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Footnote 20

Recent immigrants are immigrants who landed in Canada between January 1, 2006 and May 10, 2011. Immigrant refers to a person who is or has ever been a landed immigrant/permanent resident. This person has been granted the right to live in Canada permanently by immigration authorities. Some immigrants have resided in Canada for a number of years, while others have arrived recently. Some immigrants are Canadian citizens, while others are not. Most immigrants are born outside Canada, but a small number are born in Canada. The places of birth selected are the most frequently reported by recent immigrants at the Canada level.

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Footnote 21

The official name of Venezuela is Bolivarian Republic of Venezuela.

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Footnote 22

The official name of Moldova is Republic of Moldova.

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Footnote 23

The official name of Syria is Syrian Arab Republic.

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Footnote 24

Generation status refers to whether or not the person or the person's parents were born in Canada. It identifies persons as being first generation, second generation or third generation or more.

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Footnote 25

'First generation' includes persons who were born outside Canada. For the most part, these are people who are now, or have ever been, immigrants to Canada.

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Footnote 26

'Second generation' includes persons who were born in Canada and had at least one parent born outside Canada. For the most part, these are the children of immigrants.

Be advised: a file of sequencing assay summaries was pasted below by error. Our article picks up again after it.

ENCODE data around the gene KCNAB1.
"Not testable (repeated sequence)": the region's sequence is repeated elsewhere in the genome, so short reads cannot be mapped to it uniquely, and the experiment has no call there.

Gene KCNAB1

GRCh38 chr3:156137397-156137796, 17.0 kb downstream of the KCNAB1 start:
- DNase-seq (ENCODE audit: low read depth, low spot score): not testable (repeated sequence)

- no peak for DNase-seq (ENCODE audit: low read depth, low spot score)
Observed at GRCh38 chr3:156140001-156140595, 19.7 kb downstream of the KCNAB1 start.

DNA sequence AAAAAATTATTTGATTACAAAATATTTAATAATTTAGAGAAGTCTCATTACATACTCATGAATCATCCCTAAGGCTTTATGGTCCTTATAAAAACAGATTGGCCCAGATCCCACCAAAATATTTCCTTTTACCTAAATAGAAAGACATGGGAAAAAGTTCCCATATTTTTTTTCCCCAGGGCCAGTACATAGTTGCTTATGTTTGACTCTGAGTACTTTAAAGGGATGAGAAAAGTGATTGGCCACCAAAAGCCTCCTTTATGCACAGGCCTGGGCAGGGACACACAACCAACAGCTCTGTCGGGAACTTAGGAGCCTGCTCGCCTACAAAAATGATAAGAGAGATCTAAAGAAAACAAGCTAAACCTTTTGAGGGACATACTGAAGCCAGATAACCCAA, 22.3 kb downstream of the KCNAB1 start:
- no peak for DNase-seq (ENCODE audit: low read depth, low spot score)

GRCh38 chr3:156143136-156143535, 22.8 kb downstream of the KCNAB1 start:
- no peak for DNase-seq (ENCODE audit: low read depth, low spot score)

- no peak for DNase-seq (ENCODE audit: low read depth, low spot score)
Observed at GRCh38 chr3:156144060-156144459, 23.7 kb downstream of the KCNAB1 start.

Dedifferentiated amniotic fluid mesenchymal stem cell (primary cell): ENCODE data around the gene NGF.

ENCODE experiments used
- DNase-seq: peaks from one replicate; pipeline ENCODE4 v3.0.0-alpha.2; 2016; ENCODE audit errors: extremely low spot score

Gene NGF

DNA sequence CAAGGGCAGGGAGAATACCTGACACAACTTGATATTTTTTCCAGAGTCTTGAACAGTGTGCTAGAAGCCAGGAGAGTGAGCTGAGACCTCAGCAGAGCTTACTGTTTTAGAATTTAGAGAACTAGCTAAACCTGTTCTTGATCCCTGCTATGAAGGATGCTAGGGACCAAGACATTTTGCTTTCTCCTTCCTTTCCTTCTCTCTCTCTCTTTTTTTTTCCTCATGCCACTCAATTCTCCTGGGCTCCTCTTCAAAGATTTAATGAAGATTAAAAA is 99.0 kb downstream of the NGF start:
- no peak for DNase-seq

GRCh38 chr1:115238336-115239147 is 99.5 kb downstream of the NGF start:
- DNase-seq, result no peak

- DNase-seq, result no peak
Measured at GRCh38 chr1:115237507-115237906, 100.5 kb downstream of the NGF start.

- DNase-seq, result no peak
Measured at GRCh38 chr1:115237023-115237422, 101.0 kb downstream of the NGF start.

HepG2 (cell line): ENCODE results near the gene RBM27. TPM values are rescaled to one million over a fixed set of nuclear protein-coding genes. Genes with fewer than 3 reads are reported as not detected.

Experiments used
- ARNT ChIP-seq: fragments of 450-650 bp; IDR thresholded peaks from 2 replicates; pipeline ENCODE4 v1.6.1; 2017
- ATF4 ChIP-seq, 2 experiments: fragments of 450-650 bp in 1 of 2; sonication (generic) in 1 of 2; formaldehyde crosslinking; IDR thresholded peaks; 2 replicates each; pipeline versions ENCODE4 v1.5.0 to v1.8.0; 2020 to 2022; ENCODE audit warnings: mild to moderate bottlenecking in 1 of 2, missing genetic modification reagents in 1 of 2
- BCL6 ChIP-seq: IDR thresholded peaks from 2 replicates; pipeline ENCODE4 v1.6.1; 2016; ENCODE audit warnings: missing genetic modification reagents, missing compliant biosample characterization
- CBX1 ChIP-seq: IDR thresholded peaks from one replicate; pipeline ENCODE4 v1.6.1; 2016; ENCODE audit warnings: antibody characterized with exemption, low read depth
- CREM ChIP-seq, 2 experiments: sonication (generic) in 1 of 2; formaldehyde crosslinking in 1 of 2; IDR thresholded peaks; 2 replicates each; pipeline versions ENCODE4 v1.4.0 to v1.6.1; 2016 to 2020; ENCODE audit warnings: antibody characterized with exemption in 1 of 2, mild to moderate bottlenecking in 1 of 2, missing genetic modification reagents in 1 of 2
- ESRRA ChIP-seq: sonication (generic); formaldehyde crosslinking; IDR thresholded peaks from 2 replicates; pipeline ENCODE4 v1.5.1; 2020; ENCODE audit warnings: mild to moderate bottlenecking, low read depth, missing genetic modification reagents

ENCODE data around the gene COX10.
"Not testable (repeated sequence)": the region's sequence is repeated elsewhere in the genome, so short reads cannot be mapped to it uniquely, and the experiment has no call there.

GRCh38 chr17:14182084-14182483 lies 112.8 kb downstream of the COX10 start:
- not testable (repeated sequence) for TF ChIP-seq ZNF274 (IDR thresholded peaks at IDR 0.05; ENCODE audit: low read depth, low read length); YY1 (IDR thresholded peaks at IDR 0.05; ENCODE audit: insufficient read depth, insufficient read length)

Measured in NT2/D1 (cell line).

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Footnote 27

'Third generation or more' includes persons who were born in Canada with both parents born in Canada.

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Footnote 28

The Employment Equity Act defines visible minorities as 'persons, other than Aboriginal peoples, who are non-Caucasian in race or non-white in colour.'

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Footnote 29

For example, 'East Indian,' 'Pakistani,' 'Sri Lankan,' etc.

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Footnote 30

For example, 'Vietnamese,' 'Cambodian,' 'Malaysian,' 'Laotian,' etc.

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Footnote 31

For example, 'Iranian,' 'Afghan,' etc.

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Footnote 32

The abbreviation 'n.i.e.' means 'not included elsewhere.' Includes respondents who reported a write-in response such as 'Guyanese,' 'West Indian,' 'Tibetan,' 'Polynesian,' 'Pacific Islander,' etc.

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Footnote 33

Includes respondents who reported more than one visible minority group by checking two or more mark-in circles, e.g., 'Black' and 'South Asian.'

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Footnote 34

Includes respondents who reported 'Yes' to the Aboriginal identity question (Question 18) as well as respondents who were not considered to be members of a visible minority group.

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Footnote 35

This is a total population estimate.  The sum of the ethnic groups in this table is greater than the total population estimate because a person may report more than one ethnic origin in the NHS.

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Footnote 36

Includes general responses indicating North American origins (e.g., 'North American') as well as more specific responses indicating North American origins that have not been included elsewhere (e.g., 'Maritimer,' 'Manitoban').

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Footnote 37

Includes general responses indicating British Isles origins (e.g., 'British,' 'United Kingdom') as well as more specific responses indicating British Isles origins that have not been included elsewhere (e.g., 'Celtic').

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Footnote 38

Includes general responses indicating Western European origins (e.g., 'Western European') as well as more specific responses indicating Western European origins that have not been included elsewhere (e.g., 'Liechtensteiner').

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Footnote 39

Includes general responses indicating Northern European origins (e.g., 'Northern European') as well as more specific responses indicating Northern European origins that have not been included elsewhere (e.g., 'Faroese,' 'Scandinavian').